We all appreciate a simple fix. That’s why we love duct tape, sticky notes, and microwave dinners. Convenience is exactly what the doctor ordered for filling a need or fixing a problem—not complex equipment, complicated skills, or lots and lots of time. At Town and Country Animal Hospital, our veterinarians want to ensure you know about a simple fix that stops dangerous heartworm disease and tick-borne illness from harming your beloved pet.
Unlike duct tape, this simple fix does more than mask the problem or provide a temporary solution—this fix is a reliable, tested, long-term solution. We’re talking about pet parasite preventives.
The problem in pets—heartworm disease
Heartworm infection begins when an infected mosquito bites your pet and transmits heartworm larvae (i.e., microfilariae). The microfilariae take five to seven months to migrate through the bloodstream, and they have matured into adult worms by the time they reach the major lung vessels and the right side of the heart. The presence of adult worms in these locations is considered heartworm disease.
Heartworm disease affects dogs and cats, and indoor and outdoor pets. Heartworms cause potentially fatal damage by triggering severe vascular inflammation and permanent circulatory damage. Adult worms in dogs can cause sudden death from fatal blockages. In cats, heartworm disease can show no signs, or may be misdiagnosed as asthma or bronchitis, because only a few adult worms can cause respiratory irritation.
Heartworm disease is treatable in dogs, but the protocol is dangerous, painful, lengthy, and expensive. No treatment is available for cats with heartworm disease.
The simple fix for pets—heartworm disease prevention
With prevention products, heartworm disease can be stopped in its tracks at the larval stage, saving your pet from suffering. Preventives work by clearing your pet’s system of any circulating microfilariae before they can mature, eliminating the risk of severe lung and heart damage.
Town and Country Animal Hospital provides a wide range of prevention options. One will fit your schedule and preference, and make keeping your pet safe easier than ever. Some important facts:
- Monthly preventives — Topical and oral products protect cats and dogs for 30 days. Most pet owners are familiar with these products, which are great for all cats, growing puppies who are too young for injectable products, and for owners who prefer a monthly dosing schedule.
- Proheart 6 and 12 — These injectable medications for dogs provide an incredible 6 and 12 months of protection, eliminating the risk of accidentally forgetting a dose. Proheart contains tiny microspheres of medication that live in your dog’s fatty tissues and slowly release over time, providing steady, reliable protection.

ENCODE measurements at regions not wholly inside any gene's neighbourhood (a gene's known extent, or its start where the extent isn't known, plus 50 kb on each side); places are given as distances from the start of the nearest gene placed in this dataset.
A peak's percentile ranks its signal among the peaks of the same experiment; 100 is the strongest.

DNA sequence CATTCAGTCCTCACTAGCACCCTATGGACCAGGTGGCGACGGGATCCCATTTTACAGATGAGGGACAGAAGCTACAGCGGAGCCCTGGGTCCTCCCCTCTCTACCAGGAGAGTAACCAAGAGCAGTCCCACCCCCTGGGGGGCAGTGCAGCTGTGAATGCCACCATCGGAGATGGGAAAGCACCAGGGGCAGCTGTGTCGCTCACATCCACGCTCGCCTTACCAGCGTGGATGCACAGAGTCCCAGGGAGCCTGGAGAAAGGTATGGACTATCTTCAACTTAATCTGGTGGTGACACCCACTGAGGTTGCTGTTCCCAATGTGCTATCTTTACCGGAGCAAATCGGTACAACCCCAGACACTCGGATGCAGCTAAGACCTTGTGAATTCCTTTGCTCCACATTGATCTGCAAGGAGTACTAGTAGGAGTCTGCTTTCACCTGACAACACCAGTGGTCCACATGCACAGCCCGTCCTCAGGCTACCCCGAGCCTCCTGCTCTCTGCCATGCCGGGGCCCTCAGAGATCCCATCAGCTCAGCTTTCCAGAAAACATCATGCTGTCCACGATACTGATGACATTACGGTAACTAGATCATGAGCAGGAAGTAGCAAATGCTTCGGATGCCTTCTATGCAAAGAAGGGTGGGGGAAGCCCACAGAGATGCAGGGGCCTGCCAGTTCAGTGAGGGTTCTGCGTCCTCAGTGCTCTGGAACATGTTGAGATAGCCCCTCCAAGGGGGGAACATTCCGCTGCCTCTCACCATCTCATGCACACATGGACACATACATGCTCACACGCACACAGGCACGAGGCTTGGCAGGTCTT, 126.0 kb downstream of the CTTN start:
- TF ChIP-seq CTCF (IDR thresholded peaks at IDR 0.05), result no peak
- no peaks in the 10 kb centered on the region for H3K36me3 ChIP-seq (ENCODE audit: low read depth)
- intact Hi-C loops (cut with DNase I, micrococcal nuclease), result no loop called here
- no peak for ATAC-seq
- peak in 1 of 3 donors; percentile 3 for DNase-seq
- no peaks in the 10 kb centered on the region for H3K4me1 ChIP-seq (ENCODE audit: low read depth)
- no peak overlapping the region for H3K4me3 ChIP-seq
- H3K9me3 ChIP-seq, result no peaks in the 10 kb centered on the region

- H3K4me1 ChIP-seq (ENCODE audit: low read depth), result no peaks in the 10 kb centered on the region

- Heartworm screening — Annual heartworm testing is still an important part of your pet’s prevention plan. A yearly screening test allows us to ensure products are working effectively, and to detect disease at the earliest opportunity.
The problem in pets—tick-borne diseases
Ticks lie in wait in tall grasses to feed on humans and our pets, sharing diseases through their blood-sucking bite. Ticks require a blood meal at each life stage, and carry a wide range of bacterial pathogens. A tick may have previously dined on a mouse, a rabbit, and a deer before preying on your dog. Lyme disease, ehrlichiosis, and anaplasmosis are the three most common tick-borne diseases that can affect your pet.
- Lyme disease — Although Lyme disease is common in people and dogs, the manifestation of the disease is quite different. Ninety percent of dogs infected with Lyme disease will never show any signs. The other dogs will begin to show signs, such as shifting lameness, fever, lack of appetite, and enlarged lymph nodes, weeks to months after the initial bite. Infected dogs may experience long-term kidney damage because of chronic immune stimulation. Lyme disease typically is treated with a 30-day course of the antibiotic doxycycline. Studies are unclear whether cats develop clinical disease at all.
- Ehrlichiosis and anaplasmosis — These tick-borne bacterial parasites live in the white blood cells and are somewhat similar in nature. Your pet will show signs that include poor appetite and fever, and may show joint pain, swelling, and stiffness one to three weeks after the tick bites. Severe cases may include anemia or clotting disorders, and kidney damage from protein loss. Treatment for ehrlichiosis and anaplasmosis is the same as Lyme disease, but severe cases may require additional care. Both diseases are uncommon in cats.
The simple fix for pets—prevention
A convenient chink in the armor of tick-borne illnesses is that a tick must be attached to an animal for at least 24 hours before they can transmit disease. Flea and tick preventives capitalize on this window of opportunity with a rapid kill speed—usually less than 12 hours. Although the tick must bite your pet to die, your pet is never exposed to dangerous pathogens, and is therefore effectively protected from tick-borne disease.
Flea and tick preventives are available as 30- and 90-day dosing products, depending on the species and your administration preference. Cats should be given only products labeled specifically for cats, as some canine preventives contain ingredients toxic to cats.
A simple fix—a veterinary-recommended parasite preventive—can literally neutralize the threat of heartworm and tick-borne diseases. A safe, effective product that suits your preference for administration (i.e., an oral, topical, or injectable product) and schedule (e.g., monthly, six-monthly, or annually) is all you need to life-hack vector-borne disease and keep your pets safe.
Would you like recommendations for your pet’s parasite prevention plan, or do you need to schedule a heartworm test? Simply contact Town and Country Animal Hospital.